The good news for Wilson is that he has a talented back coming in to replace him. Jordan Howard transferred from Alabama-Birmingham after the program disbanded. He set a UAB single season record with 1,587 yards, averaging 5.2 yards per carry, and scoring 13 touchdowns. His 132.3 yards per game ranked seventh nationally and he earned first team All-Conference USA honors. But he’ll have to beat out sophomore Devine Redding, a Glenville High School product, who showed some promise last season behind Coleman.

The other good news is that Sudfeld is healthy again. He ranked among the top quarterbacks in the Big Ten in 2013 as IU’s pass offense ranked 17th nationally. He was on pace for similar production through the first six games of 2014 before injuring his shoulder and missing the rest of the year. Now, in his senior season, he has one final chance to show what he can do.

The receiving corps has some talent, but not very little proven production. It suffered a big loss when its only returning receiver, J-Shon Harris, suffered an ACL injury in the spring and will miss the entire season. His 18 receptions for 168 yards and two touchdowns led all returning receivers. In fact, he was the only returning receiver on the team that caught a touchdown pass in 2014. His spot will likely be filled by incoming freshman Dominique Booth, a four-star recruit out of Pike High School in Indianapolis. The other expected starters are sophomore Simmi Cobbs and redshirt junior Ricky Jones, who combined for 10 receptions for 172 yards and no scores a year ago.

The strength of the offense should be the line that returns 67 career starts, most notably senior left tackle Jason Spriggs and redshirt junior right guard Dan Feeney. The two have combined for 58 career starts, including 22 in 2014. Left guard Jacob Bailey and center Jake Reed started a combined six games last season, while the expected right tackle is Ohio State transfer Tim Gardner.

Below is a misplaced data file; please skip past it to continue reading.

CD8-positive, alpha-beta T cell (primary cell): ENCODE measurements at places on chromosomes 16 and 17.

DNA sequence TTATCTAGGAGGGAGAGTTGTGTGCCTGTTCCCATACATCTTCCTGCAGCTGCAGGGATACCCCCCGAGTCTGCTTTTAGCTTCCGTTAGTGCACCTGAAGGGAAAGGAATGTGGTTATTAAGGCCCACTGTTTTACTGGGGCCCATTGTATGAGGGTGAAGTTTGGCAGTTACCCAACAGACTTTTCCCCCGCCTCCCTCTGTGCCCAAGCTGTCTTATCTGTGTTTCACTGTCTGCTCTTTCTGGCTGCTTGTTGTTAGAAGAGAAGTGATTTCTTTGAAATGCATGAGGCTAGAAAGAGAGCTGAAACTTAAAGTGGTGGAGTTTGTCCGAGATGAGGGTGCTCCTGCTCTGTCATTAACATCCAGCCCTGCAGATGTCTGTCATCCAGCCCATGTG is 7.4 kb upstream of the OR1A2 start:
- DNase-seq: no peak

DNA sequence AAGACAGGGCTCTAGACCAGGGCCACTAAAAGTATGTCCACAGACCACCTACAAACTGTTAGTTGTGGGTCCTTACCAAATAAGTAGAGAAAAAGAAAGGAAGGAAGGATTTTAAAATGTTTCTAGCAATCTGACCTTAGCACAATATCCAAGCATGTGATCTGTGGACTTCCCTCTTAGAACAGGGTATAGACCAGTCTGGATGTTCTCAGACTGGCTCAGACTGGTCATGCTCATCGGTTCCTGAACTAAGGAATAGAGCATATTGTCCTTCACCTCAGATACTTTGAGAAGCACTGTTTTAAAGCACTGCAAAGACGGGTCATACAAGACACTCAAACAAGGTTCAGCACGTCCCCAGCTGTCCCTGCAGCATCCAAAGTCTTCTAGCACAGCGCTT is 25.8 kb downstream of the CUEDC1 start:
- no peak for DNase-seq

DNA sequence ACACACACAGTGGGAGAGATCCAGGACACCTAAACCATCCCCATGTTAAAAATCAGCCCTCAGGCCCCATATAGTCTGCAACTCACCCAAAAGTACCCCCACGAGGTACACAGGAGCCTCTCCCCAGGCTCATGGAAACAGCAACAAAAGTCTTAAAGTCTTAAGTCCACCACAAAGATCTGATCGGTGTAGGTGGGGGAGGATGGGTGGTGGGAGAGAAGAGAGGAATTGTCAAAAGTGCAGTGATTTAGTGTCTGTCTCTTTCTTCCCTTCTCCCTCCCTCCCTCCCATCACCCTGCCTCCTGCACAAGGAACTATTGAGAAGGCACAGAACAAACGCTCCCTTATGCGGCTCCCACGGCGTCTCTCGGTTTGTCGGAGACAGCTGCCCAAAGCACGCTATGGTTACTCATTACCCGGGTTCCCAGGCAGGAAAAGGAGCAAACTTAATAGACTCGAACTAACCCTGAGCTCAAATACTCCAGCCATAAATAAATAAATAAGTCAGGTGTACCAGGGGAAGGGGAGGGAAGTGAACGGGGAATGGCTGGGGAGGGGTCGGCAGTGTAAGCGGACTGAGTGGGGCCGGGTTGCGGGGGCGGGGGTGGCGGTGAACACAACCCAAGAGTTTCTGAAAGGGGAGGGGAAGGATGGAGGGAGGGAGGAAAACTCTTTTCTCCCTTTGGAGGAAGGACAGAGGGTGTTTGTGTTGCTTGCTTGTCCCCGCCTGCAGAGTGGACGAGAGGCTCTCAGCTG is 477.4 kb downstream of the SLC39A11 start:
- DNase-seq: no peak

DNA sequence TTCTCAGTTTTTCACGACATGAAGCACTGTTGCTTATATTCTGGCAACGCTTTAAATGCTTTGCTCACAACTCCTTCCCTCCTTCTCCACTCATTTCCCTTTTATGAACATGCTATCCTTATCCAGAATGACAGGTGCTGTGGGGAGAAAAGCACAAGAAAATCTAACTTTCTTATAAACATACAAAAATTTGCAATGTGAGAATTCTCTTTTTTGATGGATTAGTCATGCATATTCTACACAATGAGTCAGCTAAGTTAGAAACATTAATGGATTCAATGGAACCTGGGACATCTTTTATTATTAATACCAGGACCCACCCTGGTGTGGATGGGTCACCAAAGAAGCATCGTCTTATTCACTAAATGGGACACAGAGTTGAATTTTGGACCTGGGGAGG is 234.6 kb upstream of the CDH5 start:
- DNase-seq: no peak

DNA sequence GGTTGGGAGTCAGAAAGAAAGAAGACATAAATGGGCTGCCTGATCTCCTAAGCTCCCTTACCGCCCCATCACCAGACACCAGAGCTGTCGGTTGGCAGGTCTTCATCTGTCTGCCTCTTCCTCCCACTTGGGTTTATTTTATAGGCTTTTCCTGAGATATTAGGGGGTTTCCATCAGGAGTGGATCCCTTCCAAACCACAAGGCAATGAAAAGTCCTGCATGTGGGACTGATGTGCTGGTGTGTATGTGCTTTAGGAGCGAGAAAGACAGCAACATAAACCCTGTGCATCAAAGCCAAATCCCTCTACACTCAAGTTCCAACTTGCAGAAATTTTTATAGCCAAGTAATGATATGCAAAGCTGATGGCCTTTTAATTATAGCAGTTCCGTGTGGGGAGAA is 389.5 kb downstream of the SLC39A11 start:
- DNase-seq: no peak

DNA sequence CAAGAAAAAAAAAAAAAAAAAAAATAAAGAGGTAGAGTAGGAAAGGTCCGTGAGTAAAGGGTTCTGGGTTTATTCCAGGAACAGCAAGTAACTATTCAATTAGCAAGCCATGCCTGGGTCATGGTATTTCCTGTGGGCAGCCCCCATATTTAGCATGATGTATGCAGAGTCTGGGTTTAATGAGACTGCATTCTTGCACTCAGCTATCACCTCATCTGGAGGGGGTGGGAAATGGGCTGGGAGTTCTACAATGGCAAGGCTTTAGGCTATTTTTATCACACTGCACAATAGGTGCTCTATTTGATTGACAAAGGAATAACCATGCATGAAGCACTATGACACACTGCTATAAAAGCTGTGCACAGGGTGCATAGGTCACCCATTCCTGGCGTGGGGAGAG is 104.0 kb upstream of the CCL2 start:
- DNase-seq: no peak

Defense

Projected Starters
Position Name, Yr. Ht, Wt 2014 Stats
DE Nick Mangieri (Sr.) 6’5″, 270 37 tackles, 2 TFL, 2 sacks, 1 INT, 3 QBH
DT Darius Latham (Jr.) 6’5″, 305 26 tackles, 5.5 TFL, 1.5 sacks, 1 FR
NT Nate Hoff (RS So.) 6’2″, 300 29 tackles, 8.5 TFL, 3.5 sacks
LB Zack Shaw (RS Sr.) 6’3″, 252 24 tackles, 4.5 TFL, 1.5 sack, 1 FR, 1 QBH
LB T.J. Simmons (Jr.) 6’0″, 233 72 tackles, 65. TFL, 2 sacks, 1 FR, 2 FF
LB Marcus Oliver (RS So.) 6’1″, 238 10 tackles, 1 FF
LB Tegray Scales (So.) 6’0″, 220 46 tackles, 4.5 TFL, 2 sacks, 3 INT, 2 QBH
CB Rashard Fant (RS So.) 5’10”, 175 23 tackles, 5 PBU, 1 FR
CB Noel Padmore (RS So.) 5’11”, 180
FS Tony Fields (So.) 5’11”, 205 14 tackles, 1 PBU
SS Chase Dutra (RS So.) 6’1″, 205 34 tackles, 2 TFL, 3 INT, 5 PBU, 1 FF

Indiana had one of the Big Ten’s worst defenses in 2014 and returns only four starters and none from the secondary. The Hoosiers ranked 120th nationally in total defense, 114th in scoring defense, 115th in rush defense, 118th in passing yards allowed, and 103rd in pass efficiency defense. The 32.8 points per game allowed were worse than every team in the Big Ten except Illinois.

There’s a lot to improve on Indiana’s defense, but at least the line is experienced, returning all three starters. Nose tackle Nate Hoff ranked second on the team with 3.5 sacks and 8.5 tackles for loss last season as a redshirt freshman, while defensive tackle Darius Latham recorded 5.5 tackles for loss and 1.5 sacks. Last year’s starting defensive end, Bobby Richardson, is gone and so are his team-leading 9.5 tackles for loss and 5.5 sacks. But starting outside linebacker Nick Mangieri is making the move back to end, where he played his first two seasons in Bloomington and started 10 games in 2013.